I entered Zimbabwe in early afternoon.  Malawi, where I had been early in the morning, seemed so far away now.  I drove on through unremarkable countryside until Eastern Mashonaland, an area dotted with weathered mountainscapes rising curiously up over the dry flat land.  More people lived here than in Mozambique.  They lived in what appeared to be slightly better conditions than in Mozambique, although many were quite poor.  Unlike Malawi, I saw few bicycles in Zimbabwe, a sign that most locals had little discretionary income to buy such expensive items.  The Zimbabweans, however, had a better transit system than Mozambicans.  Far more trucks operated in this area transporting locals who hailed them using arm flourishes akin to hitchhiking.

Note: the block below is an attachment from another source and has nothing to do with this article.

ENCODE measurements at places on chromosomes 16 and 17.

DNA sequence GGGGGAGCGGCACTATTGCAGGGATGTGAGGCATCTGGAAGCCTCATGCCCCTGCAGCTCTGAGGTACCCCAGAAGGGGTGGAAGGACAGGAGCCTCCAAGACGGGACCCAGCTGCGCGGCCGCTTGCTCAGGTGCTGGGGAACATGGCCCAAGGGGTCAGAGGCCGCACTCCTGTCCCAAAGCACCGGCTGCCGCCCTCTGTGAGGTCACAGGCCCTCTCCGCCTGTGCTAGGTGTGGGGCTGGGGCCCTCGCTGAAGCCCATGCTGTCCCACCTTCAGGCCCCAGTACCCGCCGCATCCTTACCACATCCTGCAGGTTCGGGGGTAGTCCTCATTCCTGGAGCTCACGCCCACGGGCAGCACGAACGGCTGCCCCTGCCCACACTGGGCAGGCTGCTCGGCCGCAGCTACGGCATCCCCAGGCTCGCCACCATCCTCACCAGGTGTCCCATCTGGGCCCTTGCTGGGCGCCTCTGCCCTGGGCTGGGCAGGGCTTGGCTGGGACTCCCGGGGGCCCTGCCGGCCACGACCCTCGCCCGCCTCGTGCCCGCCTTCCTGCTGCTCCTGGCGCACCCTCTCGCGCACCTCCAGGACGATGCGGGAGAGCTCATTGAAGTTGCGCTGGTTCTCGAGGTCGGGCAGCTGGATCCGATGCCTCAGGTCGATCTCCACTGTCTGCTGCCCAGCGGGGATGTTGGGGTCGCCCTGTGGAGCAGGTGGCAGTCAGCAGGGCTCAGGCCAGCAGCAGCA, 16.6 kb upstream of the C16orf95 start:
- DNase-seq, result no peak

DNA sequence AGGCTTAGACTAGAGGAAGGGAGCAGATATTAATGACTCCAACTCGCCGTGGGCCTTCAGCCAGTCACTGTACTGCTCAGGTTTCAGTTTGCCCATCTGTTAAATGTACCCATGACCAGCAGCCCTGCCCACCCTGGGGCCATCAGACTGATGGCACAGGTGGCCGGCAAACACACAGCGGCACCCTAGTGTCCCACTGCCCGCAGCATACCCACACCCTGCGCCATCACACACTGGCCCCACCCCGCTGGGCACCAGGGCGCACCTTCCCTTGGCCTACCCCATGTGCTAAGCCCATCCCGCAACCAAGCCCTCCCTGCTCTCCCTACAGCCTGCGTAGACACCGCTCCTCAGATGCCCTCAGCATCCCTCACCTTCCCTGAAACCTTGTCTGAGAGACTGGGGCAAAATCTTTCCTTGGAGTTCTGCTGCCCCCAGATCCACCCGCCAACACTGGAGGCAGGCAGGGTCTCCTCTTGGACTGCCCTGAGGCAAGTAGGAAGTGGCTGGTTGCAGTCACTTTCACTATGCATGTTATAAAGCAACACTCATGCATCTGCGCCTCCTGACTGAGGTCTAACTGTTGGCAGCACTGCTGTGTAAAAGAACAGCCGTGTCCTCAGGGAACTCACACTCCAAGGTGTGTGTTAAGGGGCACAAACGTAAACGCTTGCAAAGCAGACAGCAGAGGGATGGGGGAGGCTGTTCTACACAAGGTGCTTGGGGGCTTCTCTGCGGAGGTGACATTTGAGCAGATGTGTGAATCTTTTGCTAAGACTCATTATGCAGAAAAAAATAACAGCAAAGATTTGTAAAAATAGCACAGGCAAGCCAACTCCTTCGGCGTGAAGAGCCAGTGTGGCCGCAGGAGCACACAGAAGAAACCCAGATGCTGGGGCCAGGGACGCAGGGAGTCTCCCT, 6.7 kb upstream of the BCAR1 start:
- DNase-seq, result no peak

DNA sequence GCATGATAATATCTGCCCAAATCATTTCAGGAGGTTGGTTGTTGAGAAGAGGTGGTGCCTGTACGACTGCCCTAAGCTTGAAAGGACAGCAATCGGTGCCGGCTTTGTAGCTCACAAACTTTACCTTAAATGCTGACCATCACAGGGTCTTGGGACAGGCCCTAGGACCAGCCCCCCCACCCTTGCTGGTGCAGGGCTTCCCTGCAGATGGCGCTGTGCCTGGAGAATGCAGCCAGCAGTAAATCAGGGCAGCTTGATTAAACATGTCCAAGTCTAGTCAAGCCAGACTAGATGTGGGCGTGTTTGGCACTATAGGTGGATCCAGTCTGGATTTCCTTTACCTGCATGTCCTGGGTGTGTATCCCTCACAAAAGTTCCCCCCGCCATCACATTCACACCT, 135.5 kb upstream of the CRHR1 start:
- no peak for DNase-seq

I drove on until I reached Mutoko, a large town an hour inside the border.  I stopped at a filling station with my tank nearly empty.  No diesel.  My heart sank.  What would I do if I ran out of fuel?  This was Zimbabwe after all, a place that faced chronic shortages in virtually all commodities, including fuel, until it replaced the hyperinflationary Zimbabwean dollar with the U.S. dollar as is legal currency a few years ago.  I went to another station across the street and fueled up.  Saved, I thought.  God is my buddy.  Although it was a risk driving alone through this part of the world running on faith that I would pass without incident, it isn’t a cliché to say that God was my co-pilot on this trip.  He assured me in so many ways that I had nothing to fear and that He would keep me safe, including the moment when I was driving on the highway and suddenly confronted a semi-truck hurtling headlong towards me in my own lane.  The driver was trying to pass another truck and ran me off the road.  If not for God’s urging me to pull over and my quick response, I might have died, as so many people have on Africa’s highways.  I recalled an incident just a month before in which a missionary serving in Zambia died in Zimbabwe when his bus was hit head on by a truck.  Can I say I’m lucky to be alive?  No, not really.  I know God willed it.  If He had wanted to call me home at that instance, He would have.